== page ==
After all the admission tests, campus tours and college applications, after nervous weeks of waiting followed by the joy of acceptance or heartache of rejection, many high school seniors aiming for selective schools find one spring date looms large: May 1.

That has long been their primary deadline to choose a college.

Now the coronavirus crisis is leading a growing number of colleges and universities to extend the yes-or-no deadline for admitted students to June 1 or even later. This movement is just one sign of mounting strains on admission and enrollment systems amid the global health emergency and economic shocks that are causing layoffs and ravaging college-savings accounts.

Among more than 100 schools offering a one-month respite from the traditional May 1 decision day are George Mason University in Northern Virginia, Oregon State University and Williams College in Massachusetts.

David Burge, vice president for enrollment management at George Mason, said it was an “obvious” call to give families more time to assess their means and choices as students focus on their learning, safety and well-being. “If there’s something a university can do that would give even a millimeter of help, why wouldn’t we?” he said.

Others plan to stick with the May 1 deadline but help individual students as needs arise. “What’s the next month going to do, other than push everything back further?” asked Charles Deacon, dean of admissions at Georgetown University.

In another development, turmoil in admission testing has raised questions about whether colleges will waive test score requirements for college-bound students who are now high school juniors. This week, the April 4 national session of the ACT was postponed to June 13, and the May 2 administration of the SAT was canceled.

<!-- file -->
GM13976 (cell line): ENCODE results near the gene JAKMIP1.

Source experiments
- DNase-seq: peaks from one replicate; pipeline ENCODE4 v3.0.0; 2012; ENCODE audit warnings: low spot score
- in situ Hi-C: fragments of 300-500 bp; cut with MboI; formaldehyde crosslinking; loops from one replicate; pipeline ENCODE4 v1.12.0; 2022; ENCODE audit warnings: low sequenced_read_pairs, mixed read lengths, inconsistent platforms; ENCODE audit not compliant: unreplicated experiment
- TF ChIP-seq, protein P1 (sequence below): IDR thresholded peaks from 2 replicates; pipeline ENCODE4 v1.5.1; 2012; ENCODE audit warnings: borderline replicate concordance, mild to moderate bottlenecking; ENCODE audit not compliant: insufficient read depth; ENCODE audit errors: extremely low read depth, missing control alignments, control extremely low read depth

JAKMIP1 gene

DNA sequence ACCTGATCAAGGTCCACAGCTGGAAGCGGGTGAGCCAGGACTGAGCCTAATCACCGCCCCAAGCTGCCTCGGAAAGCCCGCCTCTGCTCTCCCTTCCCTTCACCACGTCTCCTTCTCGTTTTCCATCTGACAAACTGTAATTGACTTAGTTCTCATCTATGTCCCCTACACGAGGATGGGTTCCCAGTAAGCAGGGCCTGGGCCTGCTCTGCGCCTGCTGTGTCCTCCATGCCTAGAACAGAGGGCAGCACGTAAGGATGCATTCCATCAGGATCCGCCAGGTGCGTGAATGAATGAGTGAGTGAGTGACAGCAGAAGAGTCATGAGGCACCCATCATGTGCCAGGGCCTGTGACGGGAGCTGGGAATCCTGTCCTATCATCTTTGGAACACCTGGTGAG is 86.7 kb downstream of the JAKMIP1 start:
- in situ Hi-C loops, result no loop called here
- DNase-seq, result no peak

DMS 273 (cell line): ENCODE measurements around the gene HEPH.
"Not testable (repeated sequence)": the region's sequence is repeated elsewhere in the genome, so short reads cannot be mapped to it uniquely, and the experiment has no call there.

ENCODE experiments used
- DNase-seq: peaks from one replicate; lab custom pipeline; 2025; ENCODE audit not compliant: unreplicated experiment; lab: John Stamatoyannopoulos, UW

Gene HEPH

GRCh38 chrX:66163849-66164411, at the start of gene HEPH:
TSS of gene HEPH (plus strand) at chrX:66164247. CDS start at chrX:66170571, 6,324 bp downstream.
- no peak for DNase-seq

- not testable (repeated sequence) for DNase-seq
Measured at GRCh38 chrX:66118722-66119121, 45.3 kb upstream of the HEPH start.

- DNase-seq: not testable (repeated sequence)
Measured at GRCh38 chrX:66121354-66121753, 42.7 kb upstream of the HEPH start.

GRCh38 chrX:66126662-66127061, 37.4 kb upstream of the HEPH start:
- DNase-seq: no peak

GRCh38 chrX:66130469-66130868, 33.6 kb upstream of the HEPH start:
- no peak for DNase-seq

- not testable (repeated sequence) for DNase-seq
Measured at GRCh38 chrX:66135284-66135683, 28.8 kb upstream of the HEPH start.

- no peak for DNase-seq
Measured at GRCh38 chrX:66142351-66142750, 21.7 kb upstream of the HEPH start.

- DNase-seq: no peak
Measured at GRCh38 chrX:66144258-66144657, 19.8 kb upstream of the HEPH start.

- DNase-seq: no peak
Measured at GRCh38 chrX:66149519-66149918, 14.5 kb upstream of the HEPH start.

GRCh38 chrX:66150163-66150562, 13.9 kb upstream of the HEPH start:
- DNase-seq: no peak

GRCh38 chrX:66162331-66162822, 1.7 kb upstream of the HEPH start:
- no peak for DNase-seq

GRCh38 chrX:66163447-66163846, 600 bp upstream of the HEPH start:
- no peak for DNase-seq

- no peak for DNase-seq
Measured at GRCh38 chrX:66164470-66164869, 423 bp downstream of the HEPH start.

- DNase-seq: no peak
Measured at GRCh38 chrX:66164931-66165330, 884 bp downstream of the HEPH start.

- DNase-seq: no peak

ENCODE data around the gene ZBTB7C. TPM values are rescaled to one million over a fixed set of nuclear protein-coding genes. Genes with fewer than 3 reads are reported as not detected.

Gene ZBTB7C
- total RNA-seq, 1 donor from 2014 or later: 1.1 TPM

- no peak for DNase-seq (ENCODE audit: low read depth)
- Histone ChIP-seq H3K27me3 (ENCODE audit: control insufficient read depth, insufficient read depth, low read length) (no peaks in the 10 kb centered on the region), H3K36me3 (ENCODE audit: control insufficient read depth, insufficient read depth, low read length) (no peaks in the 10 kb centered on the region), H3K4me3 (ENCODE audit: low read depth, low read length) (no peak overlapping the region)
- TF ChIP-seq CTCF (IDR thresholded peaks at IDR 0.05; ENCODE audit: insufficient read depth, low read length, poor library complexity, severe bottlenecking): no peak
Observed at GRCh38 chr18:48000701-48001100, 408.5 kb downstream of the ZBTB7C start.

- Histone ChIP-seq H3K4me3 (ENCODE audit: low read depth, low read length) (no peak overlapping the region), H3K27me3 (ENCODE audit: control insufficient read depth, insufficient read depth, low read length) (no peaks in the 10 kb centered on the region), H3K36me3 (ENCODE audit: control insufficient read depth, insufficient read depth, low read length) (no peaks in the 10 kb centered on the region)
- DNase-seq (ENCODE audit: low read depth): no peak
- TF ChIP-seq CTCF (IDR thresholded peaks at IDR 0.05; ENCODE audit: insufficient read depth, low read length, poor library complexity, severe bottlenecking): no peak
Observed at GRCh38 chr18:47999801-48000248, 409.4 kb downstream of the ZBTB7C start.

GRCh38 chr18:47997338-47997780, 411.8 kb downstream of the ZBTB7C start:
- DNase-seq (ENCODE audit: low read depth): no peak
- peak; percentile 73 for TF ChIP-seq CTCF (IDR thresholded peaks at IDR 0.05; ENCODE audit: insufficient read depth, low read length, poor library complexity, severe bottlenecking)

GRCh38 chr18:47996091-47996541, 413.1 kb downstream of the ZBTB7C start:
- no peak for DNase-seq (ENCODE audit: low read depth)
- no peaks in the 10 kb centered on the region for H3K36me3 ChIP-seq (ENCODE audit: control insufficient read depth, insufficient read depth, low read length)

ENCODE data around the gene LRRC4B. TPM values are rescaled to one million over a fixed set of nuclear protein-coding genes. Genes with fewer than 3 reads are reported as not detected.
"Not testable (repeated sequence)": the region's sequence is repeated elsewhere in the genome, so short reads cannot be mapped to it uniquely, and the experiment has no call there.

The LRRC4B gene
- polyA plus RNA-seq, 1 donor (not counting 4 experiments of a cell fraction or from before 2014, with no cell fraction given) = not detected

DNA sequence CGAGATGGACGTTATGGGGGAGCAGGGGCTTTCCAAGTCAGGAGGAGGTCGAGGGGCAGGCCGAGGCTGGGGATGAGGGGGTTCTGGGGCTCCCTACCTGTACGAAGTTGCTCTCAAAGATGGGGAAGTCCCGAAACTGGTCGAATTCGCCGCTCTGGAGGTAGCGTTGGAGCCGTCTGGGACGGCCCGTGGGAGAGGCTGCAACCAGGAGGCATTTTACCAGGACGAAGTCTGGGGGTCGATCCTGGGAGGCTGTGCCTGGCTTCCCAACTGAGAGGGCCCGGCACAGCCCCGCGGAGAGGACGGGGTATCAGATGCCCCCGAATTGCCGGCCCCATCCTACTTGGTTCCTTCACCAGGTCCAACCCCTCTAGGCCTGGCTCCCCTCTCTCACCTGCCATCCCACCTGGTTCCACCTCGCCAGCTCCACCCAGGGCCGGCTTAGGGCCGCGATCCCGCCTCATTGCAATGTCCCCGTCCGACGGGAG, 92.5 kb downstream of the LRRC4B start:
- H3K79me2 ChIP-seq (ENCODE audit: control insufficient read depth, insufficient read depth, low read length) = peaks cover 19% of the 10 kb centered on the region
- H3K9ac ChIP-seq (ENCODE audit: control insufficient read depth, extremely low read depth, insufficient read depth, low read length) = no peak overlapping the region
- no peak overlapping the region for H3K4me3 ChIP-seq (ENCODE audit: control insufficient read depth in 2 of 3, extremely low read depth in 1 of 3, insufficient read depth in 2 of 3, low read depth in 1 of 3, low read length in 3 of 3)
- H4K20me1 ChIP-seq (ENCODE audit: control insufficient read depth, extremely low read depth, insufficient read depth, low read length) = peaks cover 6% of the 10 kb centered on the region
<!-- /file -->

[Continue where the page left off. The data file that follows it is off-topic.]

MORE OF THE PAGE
In response, Case Western Reserve University in Ohio said Wednesday it will go “test-optional” on a trial basis for those applying to enter in fall 2021. George Mason is already test-optional, and Oregon State is moving in that direction. But most highly ranked universities are not.

“We would rather students focus as best they can on their academic subjects rather than worrying about the SAT or ACT,” said Richard Bischoff, Case Western Reserve’s vice president for enrollment management. “Testing has always been just one factor in our evaluation of applications, and we are confident that we will continue to make quality admission decisions for those students who are either unable to test or who choose not to submit test scores.”

Across the country, many colleges are also canceling crucial events this spring meant to showcase their campuses to admitted students. Instead they will rely on virtual tours and outreach from faculty, current students and staff to help persuade them to enroll.

Analysts have a dire outlook for higher education. In coming months, “universities face unprecedented enrollment uncertainty, risks to multiple revenue streams, and potential material erosion in their balance sheets,” Moody’s Investors Service wrote in a report Wednesday.

The enrollment upheaval will multiply challenges in higher education that have been brewing for years because of demographic shifts and economic factors. Some states, especially in the Northeast and Midwest, are producing fewer high school graduates, shrinking the pool of potential college applicants. Many colleges also struggle to recruit students from low-to-moderate-income families and those whose parents didn’t go to college.

Those problems will be compounded if disadvantaged students can’t visit the schools that admit them because communities are on a public-health lockdown. “Makes it tough for them to get a real feel for the place,” said an admissions dean at a prestigious university who spoke on the condition of anonymity because he was not authorized to speak publicly.

There are certain to be major enrollment challenges in the next few months for private colleges that were already scrambling to fill seats and meet tuition revenue targets before the novel coronavirus emerged in China. Some had slashed sticker prices in recent years, and others had shrunk or closed.

Those schools and public universities could draw far fewer international students in a moment of deep uncertainty for global travel and public health in the United States. They might also have trouble recruiting students from other regions of the country who now want to stay closer to home.